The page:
An unintentional theme has appeared in this space for exploring sacred practices over the past few weeks. Such practices as Acceptance and Radical Gratitude, and, at least in its ultimate goals, Mindfulness Meditation, are all about how we relate to what is. This week’s practice carries on this same theme: it is the practice of joy, or, rather Serendipity, an experience of spontaneous or unexpected joy.
“Rejoice in the Lord always. Again I will say, rejoice!” (Phil 4.4).
Despite its reputation as being dour and unfun, Christianity takes joy seriously. Not only do our Scriptures command us to be joyful, as Paul does above, but joy is consistently — throughout both the Hebrew and Christians Bibles — seen as a sign of the presence of God. Isaiah’s prophecy of a time of God’s abundant favour describes it, “For you shall go out with joy, And be led out with peace; The mountains and the hills Shall break forth into singing before you, And all the trees of the field shall clap their hands” (55.12). The Psalms mention joy or rejoicing over one hundred times. In the Gospels, encounters with Jesus are often said to result in joy; and at one point, Jesus says to his disciples, “These things I have spoken to you, that My joy may remain in you, and that your joy may be full” (John 15.11). And, joy is of course also listed among the fruit of the Spirit (Gal 5.22). I could go on, but I think I’ve made the point. Joy is an important, non-negotiable part of the Good News we Christians are called to live out.
Yet, life is full of inconveniences, major and minor, things that slowly erode our joy. The point of this week’s practice is to push back against this attrition, not seeing joy as a default or otherwise passive state we could experience if only things we different, but as fruit that we can indeed work to cultivate in our day-to-day life.
What is it?
This week’s practice is to look for joy in every-day circumstances, and to revel in it when it’s found.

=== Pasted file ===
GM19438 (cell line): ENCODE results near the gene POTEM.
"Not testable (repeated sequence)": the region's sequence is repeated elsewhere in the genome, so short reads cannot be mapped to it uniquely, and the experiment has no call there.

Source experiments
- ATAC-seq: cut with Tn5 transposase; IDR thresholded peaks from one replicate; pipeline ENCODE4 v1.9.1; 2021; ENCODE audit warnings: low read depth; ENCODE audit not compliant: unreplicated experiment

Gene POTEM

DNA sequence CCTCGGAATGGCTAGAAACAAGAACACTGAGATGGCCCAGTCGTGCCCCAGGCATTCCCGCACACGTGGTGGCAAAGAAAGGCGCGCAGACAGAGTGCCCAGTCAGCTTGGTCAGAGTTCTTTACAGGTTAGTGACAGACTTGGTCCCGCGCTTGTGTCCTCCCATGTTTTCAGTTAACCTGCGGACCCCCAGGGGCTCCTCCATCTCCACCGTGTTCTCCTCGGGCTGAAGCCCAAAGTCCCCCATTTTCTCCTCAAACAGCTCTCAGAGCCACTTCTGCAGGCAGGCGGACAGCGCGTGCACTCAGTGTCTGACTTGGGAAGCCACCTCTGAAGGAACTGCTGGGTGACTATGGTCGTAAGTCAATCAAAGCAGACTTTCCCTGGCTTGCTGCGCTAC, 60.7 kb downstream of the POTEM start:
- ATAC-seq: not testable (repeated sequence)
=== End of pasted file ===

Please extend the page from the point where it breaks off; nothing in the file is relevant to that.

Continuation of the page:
With an intentionally joyful practice, it’s no surprise this turned out to be a joyful week. But it was an interesting week in which to focus on joy and the unexpected places I might find it. Sunday I had plans fall through; but also experienced the rare joy of getting into a flow state with writing. Monday saw bittersweet goodbye celebrations for two colleagues at work, but this week’s sacred practice reminded me to focus on the sweet parts. Tuesday, I was feeling bored and disconnected, but also went on a spontaneous coffee date. Wednesday was a very frustrating day, but this practice reminded me of the joy I have in my relationships with my colleagues. The biggest challenge came Wednesday night, when a brief but strong storm knocked out my electricity (as it turns out for 22 hours, as a large tree broke a power pole in my neighborhood) just a couple minutes after I had started a load of laundry. Even as I was carrying a tub full of sopping wet, sudsy, yet still dirty clothing up five flights of stairs in the pitch black, holding my phone in flashlight mode between my teeth for illumination, I couldn’t help but chuckle at how ridiculous the situation was. Thursday, I turned the lemons of having no electricity (which also meant no internet or hot water and a fridge full of spoiled food) into the lemonade of running to work and showering at the gym there. (I also enjoyed telling the story of the previous night’s laundry adventures.) And the rest of the week continued in a similar fashion.